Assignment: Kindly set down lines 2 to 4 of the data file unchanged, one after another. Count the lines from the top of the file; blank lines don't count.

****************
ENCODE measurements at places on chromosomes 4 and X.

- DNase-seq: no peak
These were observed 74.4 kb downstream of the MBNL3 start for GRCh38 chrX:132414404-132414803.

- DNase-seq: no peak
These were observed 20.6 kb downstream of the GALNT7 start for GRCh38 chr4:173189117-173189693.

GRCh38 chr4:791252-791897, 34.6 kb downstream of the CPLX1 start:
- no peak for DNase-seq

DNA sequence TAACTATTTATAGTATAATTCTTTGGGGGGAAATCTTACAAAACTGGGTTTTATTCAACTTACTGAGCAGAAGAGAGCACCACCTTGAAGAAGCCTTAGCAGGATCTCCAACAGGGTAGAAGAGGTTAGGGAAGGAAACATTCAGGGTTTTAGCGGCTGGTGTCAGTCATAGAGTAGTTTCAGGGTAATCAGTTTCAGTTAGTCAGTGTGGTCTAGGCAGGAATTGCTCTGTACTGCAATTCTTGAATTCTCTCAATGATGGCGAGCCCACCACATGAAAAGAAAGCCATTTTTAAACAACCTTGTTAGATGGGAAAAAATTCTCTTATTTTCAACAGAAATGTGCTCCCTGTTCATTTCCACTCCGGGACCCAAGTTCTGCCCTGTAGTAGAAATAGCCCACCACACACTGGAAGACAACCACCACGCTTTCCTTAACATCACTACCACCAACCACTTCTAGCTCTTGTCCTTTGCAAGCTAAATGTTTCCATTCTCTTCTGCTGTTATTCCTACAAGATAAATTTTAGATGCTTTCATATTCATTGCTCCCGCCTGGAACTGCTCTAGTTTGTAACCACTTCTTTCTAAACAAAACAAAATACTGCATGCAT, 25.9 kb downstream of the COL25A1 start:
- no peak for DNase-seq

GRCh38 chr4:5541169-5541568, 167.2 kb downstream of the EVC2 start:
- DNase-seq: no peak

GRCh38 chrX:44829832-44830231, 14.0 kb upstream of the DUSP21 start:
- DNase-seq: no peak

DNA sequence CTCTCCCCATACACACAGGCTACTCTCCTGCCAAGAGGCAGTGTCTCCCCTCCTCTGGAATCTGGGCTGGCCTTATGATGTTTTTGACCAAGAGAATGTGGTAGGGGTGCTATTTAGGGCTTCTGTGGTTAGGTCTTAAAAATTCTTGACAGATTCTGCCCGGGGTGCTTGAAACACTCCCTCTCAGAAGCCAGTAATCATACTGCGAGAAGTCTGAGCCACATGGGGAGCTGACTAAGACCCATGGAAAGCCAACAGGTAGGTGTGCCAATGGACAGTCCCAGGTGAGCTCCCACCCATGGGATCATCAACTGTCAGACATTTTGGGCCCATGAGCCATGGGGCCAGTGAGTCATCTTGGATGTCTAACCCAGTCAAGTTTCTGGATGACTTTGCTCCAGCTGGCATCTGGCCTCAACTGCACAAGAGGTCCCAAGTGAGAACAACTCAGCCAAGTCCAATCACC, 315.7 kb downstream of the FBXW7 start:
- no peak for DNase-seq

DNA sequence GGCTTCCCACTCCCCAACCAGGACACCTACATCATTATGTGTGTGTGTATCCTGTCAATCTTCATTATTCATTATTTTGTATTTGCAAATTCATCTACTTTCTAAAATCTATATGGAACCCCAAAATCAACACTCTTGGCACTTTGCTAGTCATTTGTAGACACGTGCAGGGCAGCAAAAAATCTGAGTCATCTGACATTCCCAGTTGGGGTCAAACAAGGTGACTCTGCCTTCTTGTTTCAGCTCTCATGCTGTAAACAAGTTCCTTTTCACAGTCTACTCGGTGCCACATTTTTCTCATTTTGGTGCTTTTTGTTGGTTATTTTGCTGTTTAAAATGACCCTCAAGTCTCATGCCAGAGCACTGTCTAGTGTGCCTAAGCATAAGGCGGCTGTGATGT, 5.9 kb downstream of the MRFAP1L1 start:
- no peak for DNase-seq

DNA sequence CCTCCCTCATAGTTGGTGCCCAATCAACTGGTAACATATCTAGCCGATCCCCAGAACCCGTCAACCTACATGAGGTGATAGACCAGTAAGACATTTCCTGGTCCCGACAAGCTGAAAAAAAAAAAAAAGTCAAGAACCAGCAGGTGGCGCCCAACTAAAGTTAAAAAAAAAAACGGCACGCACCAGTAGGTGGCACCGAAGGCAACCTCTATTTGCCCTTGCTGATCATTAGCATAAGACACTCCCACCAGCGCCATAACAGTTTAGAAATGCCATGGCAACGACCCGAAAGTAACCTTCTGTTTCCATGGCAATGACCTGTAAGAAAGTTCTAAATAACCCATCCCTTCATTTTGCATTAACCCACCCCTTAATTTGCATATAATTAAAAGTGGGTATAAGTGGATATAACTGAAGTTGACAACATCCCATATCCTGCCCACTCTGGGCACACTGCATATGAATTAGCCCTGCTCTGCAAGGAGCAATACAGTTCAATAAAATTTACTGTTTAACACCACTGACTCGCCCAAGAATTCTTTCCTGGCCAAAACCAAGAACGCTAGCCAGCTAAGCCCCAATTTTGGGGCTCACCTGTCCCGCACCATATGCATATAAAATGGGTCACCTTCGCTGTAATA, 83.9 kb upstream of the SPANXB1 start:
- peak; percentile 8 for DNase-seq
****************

- DNase-seq: no peak
These were observed 74.4 kb downstream of the MBNL3 start for GRCh38 chrX:132414404-132414803.

- DNase-seq: no peak